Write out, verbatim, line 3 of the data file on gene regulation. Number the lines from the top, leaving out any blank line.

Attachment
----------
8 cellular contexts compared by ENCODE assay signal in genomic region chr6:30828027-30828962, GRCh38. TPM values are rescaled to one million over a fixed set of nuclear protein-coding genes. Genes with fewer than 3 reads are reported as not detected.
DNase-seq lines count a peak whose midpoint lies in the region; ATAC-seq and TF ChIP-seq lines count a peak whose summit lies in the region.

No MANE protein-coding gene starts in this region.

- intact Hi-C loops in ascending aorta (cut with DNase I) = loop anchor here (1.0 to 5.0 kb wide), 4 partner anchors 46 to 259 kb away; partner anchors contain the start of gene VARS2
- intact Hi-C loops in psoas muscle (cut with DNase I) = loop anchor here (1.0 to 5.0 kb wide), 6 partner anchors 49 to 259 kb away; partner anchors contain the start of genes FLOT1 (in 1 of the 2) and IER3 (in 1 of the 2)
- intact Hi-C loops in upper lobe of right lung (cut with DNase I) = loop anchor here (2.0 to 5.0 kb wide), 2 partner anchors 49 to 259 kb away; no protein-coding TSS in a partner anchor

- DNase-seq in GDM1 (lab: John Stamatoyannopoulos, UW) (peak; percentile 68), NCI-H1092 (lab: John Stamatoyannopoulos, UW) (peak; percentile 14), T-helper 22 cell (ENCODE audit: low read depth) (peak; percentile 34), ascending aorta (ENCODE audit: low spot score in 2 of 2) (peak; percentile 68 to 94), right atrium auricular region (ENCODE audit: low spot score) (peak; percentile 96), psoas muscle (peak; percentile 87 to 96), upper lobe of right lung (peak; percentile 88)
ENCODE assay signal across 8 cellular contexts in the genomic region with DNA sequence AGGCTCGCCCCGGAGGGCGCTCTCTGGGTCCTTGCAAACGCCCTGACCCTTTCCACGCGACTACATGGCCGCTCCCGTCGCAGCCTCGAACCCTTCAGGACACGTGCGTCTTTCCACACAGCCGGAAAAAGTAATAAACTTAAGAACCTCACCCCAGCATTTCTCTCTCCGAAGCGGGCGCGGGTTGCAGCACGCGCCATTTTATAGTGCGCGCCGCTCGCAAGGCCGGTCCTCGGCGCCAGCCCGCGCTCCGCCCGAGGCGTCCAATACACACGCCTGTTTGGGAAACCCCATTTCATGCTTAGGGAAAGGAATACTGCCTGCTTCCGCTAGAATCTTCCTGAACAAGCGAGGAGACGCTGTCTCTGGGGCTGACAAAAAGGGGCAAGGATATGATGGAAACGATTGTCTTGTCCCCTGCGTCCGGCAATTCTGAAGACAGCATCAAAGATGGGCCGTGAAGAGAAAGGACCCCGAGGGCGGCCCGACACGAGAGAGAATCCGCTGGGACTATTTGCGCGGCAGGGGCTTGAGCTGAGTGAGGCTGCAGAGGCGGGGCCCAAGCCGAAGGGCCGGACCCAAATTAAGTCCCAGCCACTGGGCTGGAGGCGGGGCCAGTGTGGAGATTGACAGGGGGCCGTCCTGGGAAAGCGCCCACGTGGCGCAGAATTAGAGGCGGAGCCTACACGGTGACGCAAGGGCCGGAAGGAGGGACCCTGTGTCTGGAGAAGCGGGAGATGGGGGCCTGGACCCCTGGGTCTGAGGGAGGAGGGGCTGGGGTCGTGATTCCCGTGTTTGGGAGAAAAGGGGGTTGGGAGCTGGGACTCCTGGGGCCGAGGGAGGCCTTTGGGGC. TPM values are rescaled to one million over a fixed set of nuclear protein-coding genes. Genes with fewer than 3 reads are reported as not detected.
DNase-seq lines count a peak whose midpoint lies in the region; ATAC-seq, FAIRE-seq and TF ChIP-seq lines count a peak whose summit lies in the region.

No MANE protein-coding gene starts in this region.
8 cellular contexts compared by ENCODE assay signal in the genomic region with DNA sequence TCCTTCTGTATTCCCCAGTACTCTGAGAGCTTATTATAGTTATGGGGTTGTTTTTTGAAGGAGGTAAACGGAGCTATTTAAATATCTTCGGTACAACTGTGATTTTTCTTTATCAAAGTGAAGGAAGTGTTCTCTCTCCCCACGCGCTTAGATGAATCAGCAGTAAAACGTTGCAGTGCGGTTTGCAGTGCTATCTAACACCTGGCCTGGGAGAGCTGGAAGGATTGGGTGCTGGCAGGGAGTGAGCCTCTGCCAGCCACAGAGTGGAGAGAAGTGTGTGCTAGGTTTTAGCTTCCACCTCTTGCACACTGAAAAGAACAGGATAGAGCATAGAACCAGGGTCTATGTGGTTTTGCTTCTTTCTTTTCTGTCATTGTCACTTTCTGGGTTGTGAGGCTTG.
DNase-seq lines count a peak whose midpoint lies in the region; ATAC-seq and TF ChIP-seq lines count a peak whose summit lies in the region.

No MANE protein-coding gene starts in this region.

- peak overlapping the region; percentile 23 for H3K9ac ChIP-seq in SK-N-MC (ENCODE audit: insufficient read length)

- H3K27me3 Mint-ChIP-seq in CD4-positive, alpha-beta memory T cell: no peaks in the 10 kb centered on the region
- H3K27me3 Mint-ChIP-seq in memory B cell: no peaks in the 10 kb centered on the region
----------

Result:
No MANE protein-coding gene starts in this region.